Partial volume averaging and tilt relative to the scan plane on transverse images limit the accuracy of airway wall thickness measurements on CT scan, confounding assessment of the relationship between airway remodeling and clinical status in COPD. The purpose of this study was to assess the effect of partial volume averaging and tilt corrections on airway wall thickness measurement accuracy and on relationships between airway wall thickening and clinical status in COPD.
Airway wall thickness measurements in 80 heavy smokers were obtained on transverse images from low-dose CT scan using the open-source program Airway Inspector. Measurements were corrected for partial volume averaging and tilt effects using an attenuation- and geometry-based algorithm and compared with functional status.
The algorithm reduced wall thickness measurements of smaller airways to a greater degree than larger airways, increasing the overall range. When restricted to analyses of airways with an inner diameter < 3.0 mm, for a theoretical airway of 2.0 mm inner diameter, the wall thickness decreased from 1.07 ± 0.07 to 0.29 ± 0.10 mm, and the square root of the wall area decreased from 3.34 ± 0.15 to 1.58 ± 0.29 mm, comparable to histologic measurement studies. Corrected measurements had higher correlation with FEV1, differed more between BMI, airflow obstruction, dyspnea, and exercise capacity (BODE) index scores, and explained a greater proportion of FEV1 variability in multivariate models.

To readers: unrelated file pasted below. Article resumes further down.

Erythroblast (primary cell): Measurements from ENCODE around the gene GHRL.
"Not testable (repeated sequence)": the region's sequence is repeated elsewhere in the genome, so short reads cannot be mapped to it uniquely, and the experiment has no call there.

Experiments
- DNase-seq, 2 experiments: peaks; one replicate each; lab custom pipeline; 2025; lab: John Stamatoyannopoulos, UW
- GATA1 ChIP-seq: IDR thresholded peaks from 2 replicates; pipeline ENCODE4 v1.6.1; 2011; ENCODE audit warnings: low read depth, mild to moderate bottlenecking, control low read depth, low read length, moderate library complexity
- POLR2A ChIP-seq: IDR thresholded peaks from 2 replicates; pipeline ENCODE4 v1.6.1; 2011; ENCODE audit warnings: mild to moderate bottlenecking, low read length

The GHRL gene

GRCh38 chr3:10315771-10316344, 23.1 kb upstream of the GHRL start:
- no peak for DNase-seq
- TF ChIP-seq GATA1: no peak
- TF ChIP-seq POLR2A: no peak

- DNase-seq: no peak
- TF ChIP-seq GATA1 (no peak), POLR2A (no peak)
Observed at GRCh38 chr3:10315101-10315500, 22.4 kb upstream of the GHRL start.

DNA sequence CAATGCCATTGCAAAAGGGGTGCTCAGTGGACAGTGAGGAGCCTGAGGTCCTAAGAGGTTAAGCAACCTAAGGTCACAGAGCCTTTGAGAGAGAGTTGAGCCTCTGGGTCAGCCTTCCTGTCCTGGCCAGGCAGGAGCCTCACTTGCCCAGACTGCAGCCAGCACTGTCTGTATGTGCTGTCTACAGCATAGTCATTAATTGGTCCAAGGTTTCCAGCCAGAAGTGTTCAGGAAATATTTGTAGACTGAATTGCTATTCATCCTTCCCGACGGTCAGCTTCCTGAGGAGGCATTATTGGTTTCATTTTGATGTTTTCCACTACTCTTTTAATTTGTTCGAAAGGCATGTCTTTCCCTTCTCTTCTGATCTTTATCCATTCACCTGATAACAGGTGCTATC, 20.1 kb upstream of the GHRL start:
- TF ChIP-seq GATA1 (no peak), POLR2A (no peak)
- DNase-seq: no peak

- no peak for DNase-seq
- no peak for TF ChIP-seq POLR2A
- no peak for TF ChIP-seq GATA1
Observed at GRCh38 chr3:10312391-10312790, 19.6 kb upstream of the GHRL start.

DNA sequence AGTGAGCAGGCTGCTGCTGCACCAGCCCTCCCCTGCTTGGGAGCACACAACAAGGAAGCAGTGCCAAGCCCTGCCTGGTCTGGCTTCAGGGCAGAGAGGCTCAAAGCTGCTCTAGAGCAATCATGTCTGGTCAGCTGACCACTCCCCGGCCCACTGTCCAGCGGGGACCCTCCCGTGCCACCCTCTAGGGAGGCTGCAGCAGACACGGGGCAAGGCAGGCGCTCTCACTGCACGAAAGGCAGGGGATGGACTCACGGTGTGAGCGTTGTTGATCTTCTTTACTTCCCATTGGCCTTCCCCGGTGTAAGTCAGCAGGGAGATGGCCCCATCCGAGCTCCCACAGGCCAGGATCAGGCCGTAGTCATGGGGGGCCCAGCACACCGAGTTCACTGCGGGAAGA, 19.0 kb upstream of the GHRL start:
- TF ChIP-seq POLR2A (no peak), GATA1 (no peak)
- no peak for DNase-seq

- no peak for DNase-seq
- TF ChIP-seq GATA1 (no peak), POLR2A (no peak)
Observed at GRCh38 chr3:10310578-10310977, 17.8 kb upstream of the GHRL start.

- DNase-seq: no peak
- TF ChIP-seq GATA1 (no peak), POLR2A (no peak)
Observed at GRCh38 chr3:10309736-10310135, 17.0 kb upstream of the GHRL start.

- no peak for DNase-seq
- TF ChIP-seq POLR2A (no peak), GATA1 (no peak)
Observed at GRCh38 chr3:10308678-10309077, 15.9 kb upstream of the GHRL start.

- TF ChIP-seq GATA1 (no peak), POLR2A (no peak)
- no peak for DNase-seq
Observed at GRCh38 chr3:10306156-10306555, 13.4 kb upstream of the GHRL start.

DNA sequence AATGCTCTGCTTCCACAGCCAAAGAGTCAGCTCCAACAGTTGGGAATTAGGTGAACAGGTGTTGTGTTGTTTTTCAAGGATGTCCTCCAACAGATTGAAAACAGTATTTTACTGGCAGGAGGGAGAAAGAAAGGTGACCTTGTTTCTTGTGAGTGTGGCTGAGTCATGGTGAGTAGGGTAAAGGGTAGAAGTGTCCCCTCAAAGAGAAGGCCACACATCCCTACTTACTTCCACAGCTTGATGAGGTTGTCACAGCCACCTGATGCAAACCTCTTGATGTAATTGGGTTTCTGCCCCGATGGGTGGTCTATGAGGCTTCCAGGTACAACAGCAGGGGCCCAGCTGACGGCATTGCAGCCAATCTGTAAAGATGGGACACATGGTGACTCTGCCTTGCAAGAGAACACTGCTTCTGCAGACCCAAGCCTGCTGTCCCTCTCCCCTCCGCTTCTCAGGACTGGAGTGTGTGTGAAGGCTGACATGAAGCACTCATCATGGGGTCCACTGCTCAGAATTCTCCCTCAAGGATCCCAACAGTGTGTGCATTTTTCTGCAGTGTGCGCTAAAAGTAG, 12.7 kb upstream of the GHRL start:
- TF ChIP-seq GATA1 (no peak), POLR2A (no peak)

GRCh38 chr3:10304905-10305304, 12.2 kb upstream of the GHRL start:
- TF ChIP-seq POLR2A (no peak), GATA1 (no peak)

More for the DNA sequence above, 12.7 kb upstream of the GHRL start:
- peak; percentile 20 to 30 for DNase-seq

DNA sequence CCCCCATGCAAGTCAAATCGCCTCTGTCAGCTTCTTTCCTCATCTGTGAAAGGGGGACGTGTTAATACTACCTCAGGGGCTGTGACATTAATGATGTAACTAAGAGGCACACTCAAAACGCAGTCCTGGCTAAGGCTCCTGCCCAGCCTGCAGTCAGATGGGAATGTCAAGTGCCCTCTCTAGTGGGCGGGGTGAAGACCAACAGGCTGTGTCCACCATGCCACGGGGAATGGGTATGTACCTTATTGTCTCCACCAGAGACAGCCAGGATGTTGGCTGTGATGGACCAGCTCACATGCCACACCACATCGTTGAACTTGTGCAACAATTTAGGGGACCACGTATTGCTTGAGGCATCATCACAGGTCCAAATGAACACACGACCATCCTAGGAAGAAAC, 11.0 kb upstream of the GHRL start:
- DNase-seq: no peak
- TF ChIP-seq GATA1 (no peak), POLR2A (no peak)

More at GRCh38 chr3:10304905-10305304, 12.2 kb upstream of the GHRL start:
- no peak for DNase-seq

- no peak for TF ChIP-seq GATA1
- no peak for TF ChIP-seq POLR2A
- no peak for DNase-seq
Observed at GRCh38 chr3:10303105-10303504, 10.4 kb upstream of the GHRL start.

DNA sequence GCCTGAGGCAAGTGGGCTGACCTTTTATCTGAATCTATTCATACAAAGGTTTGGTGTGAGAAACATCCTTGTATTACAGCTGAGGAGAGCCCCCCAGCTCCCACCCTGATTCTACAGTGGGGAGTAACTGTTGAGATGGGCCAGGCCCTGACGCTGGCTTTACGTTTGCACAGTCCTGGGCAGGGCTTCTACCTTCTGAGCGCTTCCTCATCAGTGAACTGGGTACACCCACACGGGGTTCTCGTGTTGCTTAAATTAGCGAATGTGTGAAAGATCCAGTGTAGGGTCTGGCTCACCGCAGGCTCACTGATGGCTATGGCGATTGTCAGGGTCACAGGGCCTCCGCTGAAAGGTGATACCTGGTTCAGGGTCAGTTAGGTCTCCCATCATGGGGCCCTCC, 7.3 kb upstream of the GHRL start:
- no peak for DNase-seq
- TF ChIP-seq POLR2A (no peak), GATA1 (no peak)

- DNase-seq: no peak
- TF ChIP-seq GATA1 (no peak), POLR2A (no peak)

Correcting for partial volume averaging improves accuracy of airway wall thickness estimation, allowing direct measurement of the small airways to better define their role in COPD.